Condition: Very minor chip to proper left upper corner, otherwise excellent condition.
Dimensions: Height: 1 1/2 Inches (3.5 cm)
Provenance: Private Virginia collection, acquired Royal Athena Gallery, NYC, August 2014, JME private collection, NY, acquired Bonhams, London, Dec 1993.
An Egyptian Superb Azure Blue Glazed Wadj Amulet, Third Intermediate Period, Dynasty 21, ca. 1069 - 945 BCE
EA2117Regular price $2,500 USD
Known in Egyptian as a wadj, this papyrus-column amulet is made from faience with a superb bright blue/green glaze, and has a pierced suspension ring at the top. Green fresh plant life represented youthfulness, new life and rebirth to the Egyptians, and the presence of this particular amulet on the body was to ensure that the deceased remained forever young, and was not injured. Both Chapters 159 and 160 concern a papyrus column of feldspar to be placed at the throat of the deceased: 'If it is sound, I am healthy; if it is undamaged, I am uninjured; if it is not struck, I am unwounded . .. my limbs shall not become dried out.'
A papyrus scepter was often carried by goddesses and the plant was the emblem of Lower Egypt and its patroness Wadjyt; hence its amuletic form not only guaranteed the wearer rejuvenation, it also linked them with the divine and in particular one of the great protective goddesses.
Condition: Professionally rejoined from two pieces, the amulet is complete and in very good condition overall. Superb bright blue glaze.
Dimensions: Height: 2 3/4 inches (6.9 cm)
Provenance: Private Virginia collection, acquired from Royal Athena Gallery, NYC, 2014, JME collection, NY, acquired Bonhams, London, Dec 1993, previously a private English collection, acquired in the 1930s.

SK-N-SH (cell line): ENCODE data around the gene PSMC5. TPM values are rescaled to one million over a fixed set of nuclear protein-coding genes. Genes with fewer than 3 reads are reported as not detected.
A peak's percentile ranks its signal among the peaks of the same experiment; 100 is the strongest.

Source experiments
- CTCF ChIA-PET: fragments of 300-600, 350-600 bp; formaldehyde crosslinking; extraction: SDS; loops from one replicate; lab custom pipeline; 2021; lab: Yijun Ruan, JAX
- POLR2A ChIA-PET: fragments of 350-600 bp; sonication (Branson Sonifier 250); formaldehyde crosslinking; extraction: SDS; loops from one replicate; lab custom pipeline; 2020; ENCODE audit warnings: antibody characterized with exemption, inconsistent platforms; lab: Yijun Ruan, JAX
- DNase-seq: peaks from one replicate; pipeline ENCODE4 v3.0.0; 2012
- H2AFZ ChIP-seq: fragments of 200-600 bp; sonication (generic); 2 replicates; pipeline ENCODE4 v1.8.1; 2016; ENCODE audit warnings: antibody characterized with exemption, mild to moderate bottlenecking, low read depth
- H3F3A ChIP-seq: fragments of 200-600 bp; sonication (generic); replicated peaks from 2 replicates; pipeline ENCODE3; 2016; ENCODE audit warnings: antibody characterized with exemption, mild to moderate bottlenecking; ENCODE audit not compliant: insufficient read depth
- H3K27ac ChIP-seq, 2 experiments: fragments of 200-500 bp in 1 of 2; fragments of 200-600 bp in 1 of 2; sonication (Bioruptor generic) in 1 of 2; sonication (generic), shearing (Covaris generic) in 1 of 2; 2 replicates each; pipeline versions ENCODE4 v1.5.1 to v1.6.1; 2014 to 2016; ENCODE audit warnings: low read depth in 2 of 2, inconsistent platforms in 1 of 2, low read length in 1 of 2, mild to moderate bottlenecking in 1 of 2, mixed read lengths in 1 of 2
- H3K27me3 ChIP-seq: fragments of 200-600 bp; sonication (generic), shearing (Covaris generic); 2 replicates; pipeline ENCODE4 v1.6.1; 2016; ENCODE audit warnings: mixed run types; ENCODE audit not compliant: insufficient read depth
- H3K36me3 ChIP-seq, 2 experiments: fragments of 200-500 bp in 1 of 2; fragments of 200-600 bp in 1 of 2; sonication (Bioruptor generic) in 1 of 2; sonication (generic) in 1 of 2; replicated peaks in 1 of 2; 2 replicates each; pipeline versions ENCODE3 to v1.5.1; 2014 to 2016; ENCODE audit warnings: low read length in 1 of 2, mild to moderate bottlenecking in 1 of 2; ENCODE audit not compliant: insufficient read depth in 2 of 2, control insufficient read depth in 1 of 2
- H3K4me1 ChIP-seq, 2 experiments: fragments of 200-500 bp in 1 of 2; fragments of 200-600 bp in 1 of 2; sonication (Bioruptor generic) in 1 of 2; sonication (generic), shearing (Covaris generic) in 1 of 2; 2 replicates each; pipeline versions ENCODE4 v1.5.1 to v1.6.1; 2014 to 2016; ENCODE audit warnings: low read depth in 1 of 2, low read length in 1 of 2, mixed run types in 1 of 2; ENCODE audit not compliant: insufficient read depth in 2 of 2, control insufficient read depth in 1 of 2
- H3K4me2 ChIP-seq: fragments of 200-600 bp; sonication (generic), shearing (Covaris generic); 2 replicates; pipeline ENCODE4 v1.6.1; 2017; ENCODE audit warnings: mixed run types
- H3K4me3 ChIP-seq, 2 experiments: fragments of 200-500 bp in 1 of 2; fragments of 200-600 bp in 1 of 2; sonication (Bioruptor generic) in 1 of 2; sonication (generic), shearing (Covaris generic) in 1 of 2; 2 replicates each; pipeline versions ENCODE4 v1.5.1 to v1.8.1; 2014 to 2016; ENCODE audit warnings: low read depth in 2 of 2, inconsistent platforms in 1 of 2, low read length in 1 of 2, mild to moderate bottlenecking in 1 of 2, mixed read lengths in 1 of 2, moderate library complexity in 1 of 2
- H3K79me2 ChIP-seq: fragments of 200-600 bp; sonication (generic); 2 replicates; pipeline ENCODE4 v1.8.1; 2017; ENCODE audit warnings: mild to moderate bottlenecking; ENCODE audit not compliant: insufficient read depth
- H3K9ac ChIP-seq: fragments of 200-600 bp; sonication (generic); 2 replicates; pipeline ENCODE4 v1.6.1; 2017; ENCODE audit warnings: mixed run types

A rare Phoenician Carved Tridacna Shell with Bird's Head, ca. 630 - 580 BCE
MJ2103Regular price $18,000 USD
This shell, carved from Tridacna squamosa, a type of giant saltwater clam that flourished in the warm waters of the Red Sea and the Persian Gulf, was used to carve a distinctive type of cosmetic container for a short period between the late seventh and the early sixth century BCE The elongated form has a deeply fluted exterior and a concave interior, the umbo (the protrusion at the top of the shell) is simply but powerfully carved in the form of a bird's head, featuring large drilled eyes on either side of a triangular beak. Below the head, the natural fluted folds of the shell give the impression of the bird's widespread wings. The sides suggest further carving was done, perhaps feet or wing feathers but it is very worn and now hard to make out. The exterior has been smoothed and polished to bring out the natural beauty of the shell, thus resulting in a luxury item of impressive power and beauty.
Background: Produced in workshops along the Syrio-Phoenician coast, these cosmetic shells were distributed as far as Susa to the east and mainland Greece to the west when flourishing trade with these cultures supplied the keen demand for foreign luxury goods. Production of these containers had a relatively short lifespan — beginning with the Assyrian withdrawal from the coast and ending with the Babylonian conquest. Only about a hundred containers of this type survive with most examples found in sanctuaries of female deities, but examples are also known from female tombs on Rhodes.